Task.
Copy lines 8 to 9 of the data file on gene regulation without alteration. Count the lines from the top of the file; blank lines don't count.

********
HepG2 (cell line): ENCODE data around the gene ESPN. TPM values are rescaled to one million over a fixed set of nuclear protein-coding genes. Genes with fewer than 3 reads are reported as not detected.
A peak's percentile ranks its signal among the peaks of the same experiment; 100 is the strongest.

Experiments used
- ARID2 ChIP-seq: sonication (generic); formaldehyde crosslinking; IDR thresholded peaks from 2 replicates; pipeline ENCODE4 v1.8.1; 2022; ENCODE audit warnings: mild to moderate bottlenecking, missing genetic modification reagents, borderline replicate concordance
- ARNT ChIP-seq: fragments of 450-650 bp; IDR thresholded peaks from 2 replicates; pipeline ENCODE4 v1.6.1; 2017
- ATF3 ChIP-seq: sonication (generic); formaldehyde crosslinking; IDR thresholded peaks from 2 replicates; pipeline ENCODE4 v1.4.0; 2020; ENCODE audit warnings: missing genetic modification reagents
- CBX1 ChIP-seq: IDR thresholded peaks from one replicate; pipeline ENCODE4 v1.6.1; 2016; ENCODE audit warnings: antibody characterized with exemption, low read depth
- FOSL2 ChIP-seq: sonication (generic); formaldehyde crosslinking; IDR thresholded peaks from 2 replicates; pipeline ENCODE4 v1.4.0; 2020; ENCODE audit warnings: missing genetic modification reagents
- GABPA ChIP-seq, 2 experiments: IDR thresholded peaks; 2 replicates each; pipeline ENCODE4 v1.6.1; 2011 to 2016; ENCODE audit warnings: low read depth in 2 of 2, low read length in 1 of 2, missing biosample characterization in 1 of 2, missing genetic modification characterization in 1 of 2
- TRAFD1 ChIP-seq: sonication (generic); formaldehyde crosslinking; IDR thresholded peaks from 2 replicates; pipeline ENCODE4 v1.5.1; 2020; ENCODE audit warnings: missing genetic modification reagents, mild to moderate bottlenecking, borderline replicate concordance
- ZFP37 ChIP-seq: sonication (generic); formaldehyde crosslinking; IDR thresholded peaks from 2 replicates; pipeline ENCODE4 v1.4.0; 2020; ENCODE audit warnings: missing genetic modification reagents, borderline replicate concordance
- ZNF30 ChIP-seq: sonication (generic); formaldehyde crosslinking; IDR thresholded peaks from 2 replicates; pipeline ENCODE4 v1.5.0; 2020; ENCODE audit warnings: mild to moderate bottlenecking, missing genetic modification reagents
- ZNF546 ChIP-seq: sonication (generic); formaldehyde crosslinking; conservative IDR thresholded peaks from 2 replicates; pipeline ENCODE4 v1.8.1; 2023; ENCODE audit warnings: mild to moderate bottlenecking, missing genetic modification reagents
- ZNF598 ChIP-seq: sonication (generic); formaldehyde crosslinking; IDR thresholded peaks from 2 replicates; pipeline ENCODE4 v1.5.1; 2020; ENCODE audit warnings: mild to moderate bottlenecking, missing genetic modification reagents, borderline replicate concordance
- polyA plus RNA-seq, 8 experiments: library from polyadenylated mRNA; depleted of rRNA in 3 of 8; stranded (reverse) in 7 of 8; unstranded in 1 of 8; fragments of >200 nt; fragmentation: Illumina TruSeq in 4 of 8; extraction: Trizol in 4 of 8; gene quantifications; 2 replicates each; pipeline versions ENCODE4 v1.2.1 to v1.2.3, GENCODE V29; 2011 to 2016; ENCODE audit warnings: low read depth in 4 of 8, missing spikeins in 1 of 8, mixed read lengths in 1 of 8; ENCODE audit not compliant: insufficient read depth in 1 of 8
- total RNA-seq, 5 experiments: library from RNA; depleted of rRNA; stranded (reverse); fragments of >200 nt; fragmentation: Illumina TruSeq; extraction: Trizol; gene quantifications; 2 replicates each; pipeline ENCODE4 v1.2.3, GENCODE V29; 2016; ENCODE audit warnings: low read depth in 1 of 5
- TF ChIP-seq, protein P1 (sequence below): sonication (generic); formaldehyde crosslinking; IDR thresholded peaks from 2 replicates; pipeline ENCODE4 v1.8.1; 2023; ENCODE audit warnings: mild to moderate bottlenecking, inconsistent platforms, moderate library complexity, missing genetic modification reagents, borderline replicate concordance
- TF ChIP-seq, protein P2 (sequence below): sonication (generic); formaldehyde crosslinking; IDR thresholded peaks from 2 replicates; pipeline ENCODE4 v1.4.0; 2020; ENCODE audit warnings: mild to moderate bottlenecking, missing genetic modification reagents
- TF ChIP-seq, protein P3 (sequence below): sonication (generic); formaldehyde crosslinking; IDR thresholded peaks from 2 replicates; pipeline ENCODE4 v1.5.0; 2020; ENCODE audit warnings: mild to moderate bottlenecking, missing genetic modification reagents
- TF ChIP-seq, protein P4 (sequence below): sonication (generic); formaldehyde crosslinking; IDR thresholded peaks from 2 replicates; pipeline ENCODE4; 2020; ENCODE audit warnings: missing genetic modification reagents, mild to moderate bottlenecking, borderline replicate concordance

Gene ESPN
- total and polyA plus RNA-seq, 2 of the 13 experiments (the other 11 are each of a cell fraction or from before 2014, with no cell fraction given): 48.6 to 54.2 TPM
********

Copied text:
- FOSL2 ChIP-seq: sonication (generic); formaldehyde crosslinking; IDR thresholded peaks from 2 replicates; pipeline ENCODE4 v1.4.0; 2020; ENCODE audit warnings: missing genetic modification reagents
- GABPA ChIP-seq, 2 experiments: IDR thresholded peaks; 2 replicates each; pipeline ENCODE4 v1.6.1; 2011 to 2016; ENCODE audit warnings: low read depth in 2 of 2, low read length in 1 of 2, missing biosample characterization in 1 of 2, missing genetic modification characterization in 1 of 2